Now that typically is not a policing issue. That should be a Department of Education issue. Are your teachers managing, is your principal managing his or her school, are there enough security arrangements around the perimeter of the school? Those are the sorts of questions that are appropriate for a Department of Education or a community policing forum to address rather than the Police.

In broad brush strokes, this was the approach that was adopted more than a decade ago. I am not familiar with all the new initiatives of the current government and so my contribution on this aspect can therefore only be impressionistic. I will concentrate on some of the problem areas which I think government can improve on, some of which Adv. Simelane has already alluded to.

First, in the policing area, the re-militarisation of the police, I think, is a regressive step. It is premised on the assumption that this will inspire the police to be more disciplined and allow them to regain the confidence of the community. This is just nonsense: these assumptions are not only wrong but dangerous, and they go against the trend in modern policing all over the world.

As Adv Simelane has indicated, significant numbers of the police have inadequate skills, are armed and therefore dangerous. Giving them a military rank is only likely to compound the problem. It is very clear from what we see in the courts that many cases are poorly investigated. Statements are taken from suspects and witnesses by police officers who are functionally illiterate. How do you solve this problem by giving the police military titles?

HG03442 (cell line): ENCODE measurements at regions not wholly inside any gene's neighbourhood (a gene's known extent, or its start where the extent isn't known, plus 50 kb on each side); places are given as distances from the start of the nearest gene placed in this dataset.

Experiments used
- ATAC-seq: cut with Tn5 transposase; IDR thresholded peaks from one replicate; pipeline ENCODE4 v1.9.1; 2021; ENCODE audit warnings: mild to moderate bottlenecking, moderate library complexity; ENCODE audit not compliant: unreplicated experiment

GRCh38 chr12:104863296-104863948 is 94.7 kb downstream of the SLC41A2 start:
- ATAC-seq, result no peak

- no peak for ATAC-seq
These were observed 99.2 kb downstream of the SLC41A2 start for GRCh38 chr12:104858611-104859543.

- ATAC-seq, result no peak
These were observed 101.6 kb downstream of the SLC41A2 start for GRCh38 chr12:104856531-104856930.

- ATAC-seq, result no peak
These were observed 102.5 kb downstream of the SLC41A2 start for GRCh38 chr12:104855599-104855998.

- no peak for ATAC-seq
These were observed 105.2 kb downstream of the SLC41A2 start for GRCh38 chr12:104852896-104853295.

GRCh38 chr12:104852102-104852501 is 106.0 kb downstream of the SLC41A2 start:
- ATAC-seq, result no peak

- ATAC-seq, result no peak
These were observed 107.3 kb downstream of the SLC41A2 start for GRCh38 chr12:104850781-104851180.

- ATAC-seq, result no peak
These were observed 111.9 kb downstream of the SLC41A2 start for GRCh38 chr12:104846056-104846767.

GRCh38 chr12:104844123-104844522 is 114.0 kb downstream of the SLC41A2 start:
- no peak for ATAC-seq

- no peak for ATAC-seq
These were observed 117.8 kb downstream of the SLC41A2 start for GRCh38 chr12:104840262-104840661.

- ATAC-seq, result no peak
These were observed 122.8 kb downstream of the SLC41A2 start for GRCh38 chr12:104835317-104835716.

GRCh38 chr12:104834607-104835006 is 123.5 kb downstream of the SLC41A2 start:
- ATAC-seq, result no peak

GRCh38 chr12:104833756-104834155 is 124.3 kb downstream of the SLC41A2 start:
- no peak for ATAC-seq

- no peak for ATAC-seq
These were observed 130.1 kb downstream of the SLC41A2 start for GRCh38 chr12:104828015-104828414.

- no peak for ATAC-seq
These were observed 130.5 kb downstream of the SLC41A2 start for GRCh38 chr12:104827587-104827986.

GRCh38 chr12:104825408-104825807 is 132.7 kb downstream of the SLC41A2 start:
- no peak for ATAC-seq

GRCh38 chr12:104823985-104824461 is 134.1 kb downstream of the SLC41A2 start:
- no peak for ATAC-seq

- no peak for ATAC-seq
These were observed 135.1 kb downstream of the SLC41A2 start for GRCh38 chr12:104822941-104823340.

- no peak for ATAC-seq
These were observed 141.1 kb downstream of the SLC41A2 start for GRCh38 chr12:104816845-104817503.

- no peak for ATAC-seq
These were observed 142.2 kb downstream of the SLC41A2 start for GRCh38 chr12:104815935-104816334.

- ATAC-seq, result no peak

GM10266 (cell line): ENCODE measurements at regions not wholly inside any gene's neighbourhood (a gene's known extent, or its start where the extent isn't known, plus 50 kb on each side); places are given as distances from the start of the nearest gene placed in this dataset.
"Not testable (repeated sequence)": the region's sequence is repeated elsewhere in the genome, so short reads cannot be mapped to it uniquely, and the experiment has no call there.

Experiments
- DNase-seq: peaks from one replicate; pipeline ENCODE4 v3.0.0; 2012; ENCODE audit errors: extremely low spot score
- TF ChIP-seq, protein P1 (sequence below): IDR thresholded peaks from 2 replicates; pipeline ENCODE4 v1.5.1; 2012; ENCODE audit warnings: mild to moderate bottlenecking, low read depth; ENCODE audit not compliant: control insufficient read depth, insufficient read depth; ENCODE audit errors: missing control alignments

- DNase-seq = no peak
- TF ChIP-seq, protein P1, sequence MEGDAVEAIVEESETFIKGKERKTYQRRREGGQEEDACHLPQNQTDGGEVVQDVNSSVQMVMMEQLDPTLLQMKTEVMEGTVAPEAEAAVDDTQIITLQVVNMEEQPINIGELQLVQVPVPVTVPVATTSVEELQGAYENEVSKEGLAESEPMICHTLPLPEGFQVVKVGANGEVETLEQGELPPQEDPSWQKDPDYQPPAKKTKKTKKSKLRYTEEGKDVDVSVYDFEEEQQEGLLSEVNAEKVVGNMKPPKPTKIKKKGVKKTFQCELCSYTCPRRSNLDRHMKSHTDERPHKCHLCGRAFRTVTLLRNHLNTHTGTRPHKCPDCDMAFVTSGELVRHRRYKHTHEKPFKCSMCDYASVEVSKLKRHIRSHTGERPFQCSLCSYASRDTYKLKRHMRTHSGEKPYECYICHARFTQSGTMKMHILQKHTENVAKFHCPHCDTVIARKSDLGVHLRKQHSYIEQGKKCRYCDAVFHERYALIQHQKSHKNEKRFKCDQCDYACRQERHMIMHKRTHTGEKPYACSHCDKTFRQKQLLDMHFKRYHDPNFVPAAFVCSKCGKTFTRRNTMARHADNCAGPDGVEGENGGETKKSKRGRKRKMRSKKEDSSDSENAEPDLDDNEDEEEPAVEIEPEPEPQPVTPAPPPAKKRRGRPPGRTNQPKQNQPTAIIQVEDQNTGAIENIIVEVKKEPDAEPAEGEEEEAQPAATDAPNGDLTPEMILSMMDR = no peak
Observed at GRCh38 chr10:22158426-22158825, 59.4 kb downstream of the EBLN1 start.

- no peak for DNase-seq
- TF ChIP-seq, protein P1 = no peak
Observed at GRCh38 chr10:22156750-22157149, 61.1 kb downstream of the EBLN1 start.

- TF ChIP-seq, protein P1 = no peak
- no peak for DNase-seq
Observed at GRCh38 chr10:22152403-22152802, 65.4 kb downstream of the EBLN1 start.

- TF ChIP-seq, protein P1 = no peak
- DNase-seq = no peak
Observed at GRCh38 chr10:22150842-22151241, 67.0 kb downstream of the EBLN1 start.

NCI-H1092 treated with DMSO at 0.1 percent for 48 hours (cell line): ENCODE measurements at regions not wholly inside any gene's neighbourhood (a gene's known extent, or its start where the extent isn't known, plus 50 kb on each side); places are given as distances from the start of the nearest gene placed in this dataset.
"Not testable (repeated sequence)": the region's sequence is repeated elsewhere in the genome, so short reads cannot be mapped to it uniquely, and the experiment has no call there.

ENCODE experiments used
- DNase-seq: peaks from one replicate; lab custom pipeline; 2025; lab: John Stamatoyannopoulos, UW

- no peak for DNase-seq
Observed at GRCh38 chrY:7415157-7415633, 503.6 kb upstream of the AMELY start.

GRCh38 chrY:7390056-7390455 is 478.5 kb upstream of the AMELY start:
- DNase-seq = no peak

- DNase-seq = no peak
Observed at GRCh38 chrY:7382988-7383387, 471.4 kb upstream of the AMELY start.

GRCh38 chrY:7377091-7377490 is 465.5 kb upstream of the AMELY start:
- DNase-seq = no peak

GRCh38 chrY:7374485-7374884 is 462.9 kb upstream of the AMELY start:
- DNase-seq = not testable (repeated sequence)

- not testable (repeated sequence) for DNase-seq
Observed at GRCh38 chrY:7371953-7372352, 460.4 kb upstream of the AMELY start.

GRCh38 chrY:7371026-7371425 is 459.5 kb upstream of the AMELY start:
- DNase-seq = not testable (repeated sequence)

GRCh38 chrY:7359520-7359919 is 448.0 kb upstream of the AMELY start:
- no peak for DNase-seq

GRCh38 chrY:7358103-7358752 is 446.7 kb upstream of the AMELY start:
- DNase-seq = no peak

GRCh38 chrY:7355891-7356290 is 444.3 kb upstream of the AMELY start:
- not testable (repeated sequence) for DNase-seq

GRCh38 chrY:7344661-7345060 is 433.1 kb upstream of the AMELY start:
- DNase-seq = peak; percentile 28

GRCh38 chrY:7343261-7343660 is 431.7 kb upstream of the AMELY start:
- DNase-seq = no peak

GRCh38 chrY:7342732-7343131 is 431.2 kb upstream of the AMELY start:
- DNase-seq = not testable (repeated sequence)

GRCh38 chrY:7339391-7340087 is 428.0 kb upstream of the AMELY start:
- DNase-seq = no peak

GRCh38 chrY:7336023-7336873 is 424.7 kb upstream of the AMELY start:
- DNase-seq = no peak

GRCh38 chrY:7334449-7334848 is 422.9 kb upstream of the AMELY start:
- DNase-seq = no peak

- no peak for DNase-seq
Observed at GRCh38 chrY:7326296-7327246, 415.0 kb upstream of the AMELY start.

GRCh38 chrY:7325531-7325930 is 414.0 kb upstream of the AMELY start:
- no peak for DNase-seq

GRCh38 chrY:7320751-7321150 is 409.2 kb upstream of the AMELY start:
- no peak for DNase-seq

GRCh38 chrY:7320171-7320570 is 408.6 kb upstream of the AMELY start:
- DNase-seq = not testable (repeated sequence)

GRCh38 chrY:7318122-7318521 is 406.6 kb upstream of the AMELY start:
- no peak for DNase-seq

The numbers of deaths resulting from police action and cases that point to police frequently resorting to violence, and even, I might add, torture, will increase not decrease with a militarised policing establishment supported, of course, by incendiary statements made by those who exercise political responsibility for the policing function.

Steps must also be taken to counter the very serious perception that the police and prosecuting authority are mere instruments of the governing party or factions of the party, and those decisions, regarding the investigation and prosecution of powerful individuals in this society, are influenced by political considerations.

Some of these cases are making their way through the courts and it is better that I say no more about them. But it does seem to me that the assertion, by some, that appointments are being made to senior positions in some of these departments of persons who neither have the experience nor skill to perform these difficult tasks, is not without merit.

Court delays in prosecuting criminal cases are just unacceptable. I was going to give a few examples of that but I think given the time constraints the time may better be used in discussion later on.

Let me conclude by dealing with one other problem and that is the introduction of an increasingly punitive regime. I do not think that is the answer either. People who engage in serious criminality do so because they calculate that they will not be arrested or successfully prosecuted, not because they fear long sentences -a point our Constitutional Court has emphasised.

When the minimum sentencing regime was introduced more than a decade ago, it was meant to be a short-term intervention to arrest what was then perceived to be a situation where crime was out of control. When it was first introduced it was introduced for one year then it was increased for another two years, then it was increased for another two years and now it is automatically being rubber stamped.

Since then, the courts have been dishing out disproportionately harsh sentences which prisoners serve often in appallingly overcrowded prisons with little chance of rehabilitation. I do not think that this is what was envisaged, nor do I think incidentally that this model is sustainable. You cannot lock up increasing numbers of people. It is not cost effective, but more than anything else, you are simply delaying solving the problem. So I think the whole question of sentencing policy is an area that unfortunately has to be re-looked at again.

Azhar Cachalia is a judge of the Supreme Court of Appeal. He served as Secretary for Safety and Security between 1996 and 1999. This presentation was published in the Helen Suzman Foundation's "Delivering Justice: The Judiciary and the Criminal Justice System" Symposium Series Part Two, March 2011